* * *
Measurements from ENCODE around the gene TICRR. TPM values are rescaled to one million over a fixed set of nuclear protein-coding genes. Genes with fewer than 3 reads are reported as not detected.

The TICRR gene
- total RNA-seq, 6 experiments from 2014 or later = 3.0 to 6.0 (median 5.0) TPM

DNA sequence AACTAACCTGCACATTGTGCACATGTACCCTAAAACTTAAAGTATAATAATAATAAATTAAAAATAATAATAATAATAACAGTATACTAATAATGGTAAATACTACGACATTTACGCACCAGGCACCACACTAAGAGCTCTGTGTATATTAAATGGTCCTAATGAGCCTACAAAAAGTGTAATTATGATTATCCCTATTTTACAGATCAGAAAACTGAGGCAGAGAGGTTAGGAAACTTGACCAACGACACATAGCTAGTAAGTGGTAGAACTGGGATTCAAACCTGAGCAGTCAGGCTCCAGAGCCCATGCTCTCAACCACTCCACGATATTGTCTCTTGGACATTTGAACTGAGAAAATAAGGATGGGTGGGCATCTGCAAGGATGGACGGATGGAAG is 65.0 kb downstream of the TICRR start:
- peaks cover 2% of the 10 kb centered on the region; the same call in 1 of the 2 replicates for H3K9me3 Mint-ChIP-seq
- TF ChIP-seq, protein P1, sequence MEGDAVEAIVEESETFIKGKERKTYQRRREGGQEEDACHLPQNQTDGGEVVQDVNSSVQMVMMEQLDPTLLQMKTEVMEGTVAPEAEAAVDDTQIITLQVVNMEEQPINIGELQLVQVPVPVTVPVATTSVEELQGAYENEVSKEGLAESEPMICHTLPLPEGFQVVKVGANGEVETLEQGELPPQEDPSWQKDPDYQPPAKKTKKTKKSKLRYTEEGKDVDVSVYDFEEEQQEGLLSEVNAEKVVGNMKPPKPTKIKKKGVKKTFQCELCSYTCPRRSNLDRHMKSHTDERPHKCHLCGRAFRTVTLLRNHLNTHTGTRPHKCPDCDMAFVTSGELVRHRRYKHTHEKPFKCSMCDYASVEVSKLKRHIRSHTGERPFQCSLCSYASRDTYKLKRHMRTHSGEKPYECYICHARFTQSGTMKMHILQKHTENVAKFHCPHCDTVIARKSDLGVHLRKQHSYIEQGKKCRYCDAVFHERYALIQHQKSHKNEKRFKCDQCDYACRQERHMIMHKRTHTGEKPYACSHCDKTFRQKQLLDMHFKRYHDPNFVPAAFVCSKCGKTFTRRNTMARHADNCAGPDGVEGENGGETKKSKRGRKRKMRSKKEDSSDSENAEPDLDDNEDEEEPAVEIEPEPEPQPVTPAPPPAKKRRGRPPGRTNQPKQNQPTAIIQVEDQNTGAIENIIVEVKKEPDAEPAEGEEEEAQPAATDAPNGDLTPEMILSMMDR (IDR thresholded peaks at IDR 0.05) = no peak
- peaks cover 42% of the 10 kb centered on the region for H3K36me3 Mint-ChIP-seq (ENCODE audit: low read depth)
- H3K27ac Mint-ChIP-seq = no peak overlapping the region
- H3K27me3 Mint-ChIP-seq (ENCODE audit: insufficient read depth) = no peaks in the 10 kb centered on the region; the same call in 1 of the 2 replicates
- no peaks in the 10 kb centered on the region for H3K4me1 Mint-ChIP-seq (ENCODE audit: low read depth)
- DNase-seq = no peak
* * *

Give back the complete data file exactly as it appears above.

Measurements from ENCODE around the gene TICRR. TPM values are rescaled to one million over a fixed set of nuclear protein-coding genes. Genes with fewer than 3 reads are reported as not detected.

The TICRR gene
- total RNA-seq, 6 experiments from 2014 or later = 3.0 to 6.0 (median 5.0) TPM

DNA sequence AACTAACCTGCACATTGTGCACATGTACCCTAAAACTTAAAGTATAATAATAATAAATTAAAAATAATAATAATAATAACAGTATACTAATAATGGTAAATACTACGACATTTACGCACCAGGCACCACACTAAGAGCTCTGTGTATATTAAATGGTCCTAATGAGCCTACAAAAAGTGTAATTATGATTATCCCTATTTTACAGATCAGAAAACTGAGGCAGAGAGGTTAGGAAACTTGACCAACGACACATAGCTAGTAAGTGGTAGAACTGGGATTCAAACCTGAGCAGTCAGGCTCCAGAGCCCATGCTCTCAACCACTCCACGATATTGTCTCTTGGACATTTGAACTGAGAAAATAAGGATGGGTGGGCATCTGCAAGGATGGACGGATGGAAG is 65.0 kb downstream of the TICRR start:
- peaks cover 2% of the 10 kb centered on the region; the same call in 1 of the 2 replicates for H3K9me3 Mint-ChIP-seq
- TF ChIP-seq, protein P1, sequence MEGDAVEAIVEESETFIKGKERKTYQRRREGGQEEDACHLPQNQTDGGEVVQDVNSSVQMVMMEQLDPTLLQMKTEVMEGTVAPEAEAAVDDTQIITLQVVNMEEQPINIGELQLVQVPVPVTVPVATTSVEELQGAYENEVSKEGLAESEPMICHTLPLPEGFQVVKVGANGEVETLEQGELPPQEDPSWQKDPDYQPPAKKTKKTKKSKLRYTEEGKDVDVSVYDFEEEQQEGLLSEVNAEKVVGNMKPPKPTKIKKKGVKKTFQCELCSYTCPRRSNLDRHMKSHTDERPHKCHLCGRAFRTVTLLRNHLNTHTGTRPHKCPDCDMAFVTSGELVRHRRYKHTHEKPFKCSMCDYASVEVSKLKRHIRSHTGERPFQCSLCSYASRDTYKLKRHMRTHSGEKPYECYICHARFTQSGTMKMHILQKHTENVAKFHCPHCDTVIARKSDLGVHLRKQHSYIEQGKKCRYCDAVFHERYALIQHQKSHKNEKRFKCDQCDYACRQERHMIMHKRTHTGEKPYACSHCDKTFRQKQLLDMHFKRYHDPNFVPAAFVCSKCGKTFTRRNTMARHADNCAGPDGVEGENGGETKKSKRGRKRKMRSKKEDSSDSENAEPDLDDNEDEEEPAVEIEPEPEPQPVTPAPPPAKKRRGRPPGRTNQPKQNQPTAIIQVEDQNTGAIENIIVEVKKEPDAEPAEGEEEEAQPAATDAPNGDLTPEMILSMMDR (IDR thresholded peaks at IDR 0.05) = no peak
- peaks cover 42% of the 10 kb centered on the region for H3K36me3 Mint-ChIP-seq (ENCODE audit: low read depth)
- H3K27ac Mint-ChIP-seq = no peak overlapping the region
- H3K27me3 Mint-ChIP-seq (ENCODE audit: insufficient read depth) = no peaks in the 10 kb centered on the region; the same call in 1 of the 2 replicates
- no peaks in the 10 kb centered on the region for H3K4me1 Mint-ChIP-seq (ENCODE audit: low read depth)
- DNase-seq = no peak